A typical claims packet will ask for the following information:
This section is to be completed by you, the person claiming disability benefits. You’ll give them a lot of biographical information, such as your address, places of work, the extent of your disability, and other sources of income, including but not limited to other types of disability insurance benefits you already receive. The form may also ask you about which physicians you see.
One of the main criteria for determining your eligibility for disability benefits is that you can no longer work. On the claim packet, your employer, or whoever holds your policy, also has to describe your employment with the company and how your disability affects your capacity to do your job.
This could be a checklist of tasks you can no longer complete as well as the amount of wages and salary you’ve had to forgo because of your disability. Other information, such as how you get paid and how you contribute to your disability insurance policy may also be included.
The claim packet could also ask for your employer to attach tax documents like your W-2 or 1099 that demonstrate proof of income.
Your doctor has to demonstrate to the disability insurance company that you’re really as disabled as you claim to be. This part of the claim packet takes a deep dive into the type of medical condition you incurred, including how it was treated and what your prognosis looks like.
The physician who fills out the attending physician statement should be the one you first saw after becoming disabled.
As with the other sections, the attending physician statement documents the level of your impairment, both physically and mentally, as well as whether the physician believes you’ll be able to return to work and when.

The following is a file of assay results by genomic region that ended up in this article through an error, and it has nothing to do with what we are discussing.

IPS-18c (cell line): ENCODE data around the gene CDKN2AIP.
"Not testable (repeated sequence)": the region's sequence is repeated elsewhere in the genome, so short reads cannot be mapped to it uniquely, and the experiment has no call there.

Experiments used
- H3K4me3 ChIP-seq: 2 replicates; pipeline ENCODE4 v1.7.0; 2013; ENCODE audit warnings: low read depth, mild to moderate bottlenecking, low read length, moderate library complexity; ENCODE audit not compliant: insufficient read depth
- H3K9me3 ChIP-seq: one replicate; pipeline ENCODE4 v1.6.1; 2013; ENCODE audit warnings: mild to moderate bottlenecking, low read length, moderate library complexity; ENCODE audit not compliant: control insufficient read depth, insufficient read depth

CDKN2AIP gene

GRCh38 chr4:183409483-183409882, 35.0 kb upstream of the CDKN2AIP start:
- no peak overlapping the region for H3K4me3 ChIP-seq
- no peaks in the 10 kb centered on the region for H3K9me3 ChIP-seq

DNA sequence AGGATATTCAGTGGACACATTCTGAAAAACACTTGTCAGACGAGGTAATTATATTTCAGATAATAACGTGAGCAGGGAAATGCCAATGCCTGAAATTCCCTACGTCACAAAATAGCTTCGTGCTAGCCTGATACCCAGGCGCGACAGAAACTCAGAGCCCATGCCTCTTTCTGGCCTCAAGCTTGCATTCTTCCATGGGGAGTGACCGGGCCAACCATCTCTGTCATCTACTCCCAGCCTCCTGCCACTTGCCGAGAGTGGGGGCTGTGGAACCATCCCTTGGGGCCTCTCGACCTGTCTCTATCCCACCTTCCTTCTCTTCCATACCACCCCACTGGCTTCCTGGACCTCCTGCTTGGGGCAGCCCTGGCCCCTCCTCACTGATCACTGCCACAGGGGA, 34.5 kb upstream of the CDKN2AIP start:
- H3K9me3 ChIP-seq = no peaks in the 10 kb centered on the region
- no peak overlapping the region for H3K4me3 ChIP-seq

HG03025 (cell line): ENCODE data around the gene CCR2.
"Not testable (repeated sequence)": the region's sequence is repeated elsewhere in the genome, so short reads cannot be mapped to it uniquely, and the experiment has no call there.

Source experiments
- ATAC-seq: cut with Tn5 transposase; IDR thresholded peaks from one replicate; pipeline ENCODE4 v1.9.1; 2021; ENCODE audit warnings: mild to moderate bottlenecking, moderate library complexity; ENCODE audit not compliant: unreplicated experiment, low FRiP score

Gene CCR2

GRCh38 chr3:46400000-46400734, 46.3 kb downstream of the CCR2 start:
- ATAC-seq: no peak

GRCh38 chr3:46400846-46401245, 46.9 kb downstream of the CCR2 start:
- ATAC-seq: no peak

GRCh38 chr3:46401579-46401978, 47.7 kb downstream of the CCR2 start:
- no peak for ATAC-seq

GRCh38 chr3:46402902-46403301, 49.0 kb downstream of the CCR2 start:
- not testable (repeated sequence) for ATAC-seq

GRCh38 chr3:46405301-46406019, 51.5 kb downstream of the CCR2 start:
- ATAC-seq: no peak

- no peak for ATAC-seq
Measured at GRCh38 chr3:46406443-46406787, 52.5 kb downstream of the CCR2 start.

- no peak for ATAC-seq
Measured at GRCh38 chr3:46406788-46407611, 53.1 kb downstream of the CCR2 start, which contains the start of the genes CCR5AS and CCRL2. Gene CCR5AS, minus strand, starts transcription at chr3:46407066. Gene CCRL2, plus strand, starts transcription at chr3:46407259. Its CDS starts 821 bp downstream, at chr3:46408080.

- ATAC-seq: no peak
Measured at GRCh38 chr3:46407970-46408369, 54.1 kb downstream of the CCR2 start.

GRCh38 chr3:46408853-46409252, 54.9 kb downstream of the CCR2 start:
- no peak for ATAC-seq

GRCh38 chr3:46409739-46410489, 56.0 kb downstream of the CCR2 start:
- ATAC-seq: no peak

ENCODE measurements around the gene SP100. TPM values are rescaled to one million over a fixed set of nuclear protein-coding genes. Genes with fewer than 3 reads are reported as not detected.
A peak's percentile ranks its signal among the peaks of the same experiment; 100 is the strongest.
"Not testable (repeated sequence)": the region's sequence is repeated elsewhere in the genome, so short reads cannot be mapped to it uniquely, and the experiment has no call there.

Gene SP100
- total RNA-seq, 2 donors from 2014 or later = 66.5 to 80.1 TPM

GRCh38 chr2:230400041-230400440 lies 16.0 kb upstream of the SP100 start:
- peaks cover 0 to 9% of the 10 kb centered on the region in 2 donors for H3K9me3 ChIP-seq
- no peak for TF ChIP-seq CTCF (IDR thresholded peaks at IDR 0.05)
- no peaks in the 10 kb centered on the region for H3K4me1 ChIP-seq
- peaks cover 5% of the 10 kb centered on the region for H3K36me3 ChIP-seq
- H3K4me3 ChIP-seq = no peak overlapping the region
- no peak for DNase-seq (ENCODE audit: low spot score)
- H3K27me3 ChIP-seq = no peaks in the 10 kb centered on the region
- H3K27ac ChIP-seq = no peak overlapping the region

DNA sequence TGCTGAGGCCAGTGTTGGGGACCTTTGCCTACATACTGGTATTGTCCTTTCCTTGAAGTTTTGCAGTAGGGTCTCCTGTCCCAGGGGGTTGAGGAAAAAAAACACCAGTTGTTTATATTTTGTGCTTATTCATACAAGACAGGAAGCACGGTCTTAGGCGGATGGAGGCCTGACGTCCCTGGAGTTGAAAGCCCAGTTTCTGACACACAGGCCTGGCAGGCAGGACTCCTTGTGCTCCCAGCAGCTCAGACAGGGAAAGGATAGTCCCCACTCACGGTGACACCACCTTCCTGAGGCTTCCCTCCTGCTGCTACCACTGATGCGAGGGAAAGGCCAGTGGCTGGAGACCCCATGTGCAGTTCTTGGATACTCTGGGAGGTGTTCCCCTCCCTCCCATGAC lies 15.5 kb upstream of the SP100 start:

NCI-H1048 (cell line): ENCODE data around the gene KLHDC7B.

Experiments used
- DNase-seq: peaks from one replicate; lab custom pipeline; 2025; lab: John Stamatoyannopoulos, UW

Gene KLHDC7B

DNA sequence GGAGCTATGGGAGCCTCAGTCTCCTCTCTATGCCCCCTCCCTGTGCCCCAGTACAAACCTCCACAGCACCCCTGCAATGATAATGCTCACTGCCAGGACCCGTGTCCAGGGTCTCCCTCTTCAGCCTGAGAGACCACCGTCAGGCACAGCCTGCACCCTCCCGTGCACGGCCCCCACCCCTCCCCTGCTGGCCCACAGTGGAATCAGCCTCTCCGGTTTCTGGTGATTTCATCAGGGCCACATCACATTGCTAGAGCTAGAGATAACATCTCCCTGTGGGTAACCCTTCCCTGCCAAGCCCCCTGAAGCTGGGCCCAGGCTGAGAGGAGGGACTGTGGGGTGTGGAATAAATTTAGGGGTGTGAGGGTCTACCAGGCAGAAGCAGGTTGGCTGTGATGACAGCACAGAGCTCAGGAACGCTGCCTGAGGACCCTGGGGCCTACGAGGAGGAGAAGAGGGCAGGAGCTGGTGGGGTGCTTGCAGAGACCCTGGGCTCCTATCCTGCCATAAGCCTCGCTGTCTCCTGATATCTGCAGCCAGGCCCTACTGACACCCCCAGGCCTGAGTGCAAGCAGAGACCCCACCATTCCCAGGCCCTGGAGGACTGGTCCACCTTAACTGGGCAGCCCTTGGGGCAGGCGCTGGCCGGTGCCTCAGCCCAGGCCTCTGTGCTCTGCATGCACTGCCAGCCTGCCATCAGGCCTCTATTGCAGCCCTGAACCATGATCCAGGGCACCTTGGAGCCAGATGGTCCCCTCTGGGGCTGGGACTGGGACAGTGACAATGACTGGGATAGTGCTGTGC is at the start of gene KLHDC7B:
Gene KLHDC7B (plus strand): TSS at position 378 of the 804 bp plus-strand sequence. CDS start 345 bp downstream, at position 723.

Your disability insurance company’s claim packet may also include a form to enroll in direct deposit of your benefits. Like signing up for direct deposit with your employer, it’ll ask you for bank information.
Once you submit the claim packet, your next step is to wait. The claims process could take a while, especially if the disability insurance company needs to confirm any of the information you submitted is correct.
You should also use the time to gather any medical documentation, such as your health records, in case more information is requested by the disability insurance company. The disability insurance carrier may send you more forms and questionnaires to fill out, so be sure to reply as promptly as possible.
If you’re approved, there will likely be an additional wait before you start receiving benefits. This is called the elimination period, and the average policy has a 90-day waiting period. This is to show the carrier that your disability is at least semi-permanent before they start giving paying you disability insurance benefits, and if you opt for a shorter elimination period when you first take out the policy you’ll pay higher premiums while your policy is in force.
The elimination period begins on the day you become disabled and stop going to work. The claims process runs during the elimination period, although it could last as long as 60 days. Make sure you file your claim right away, so you only have the remainder of the elimination period to wait out once your claim is approved.
Once approved, you should receive your first disability insurance benefits payment on the first of the month after your elimination period ends, and you’ll keep receiving a payment monthly until you can work again or your benefits period ends. If your policy is long-term disability insurance, the benefits period will last for years, even up to retirement. If it’s a short-term disability insurance policy, the benefits period usually lasts for just a matter of months.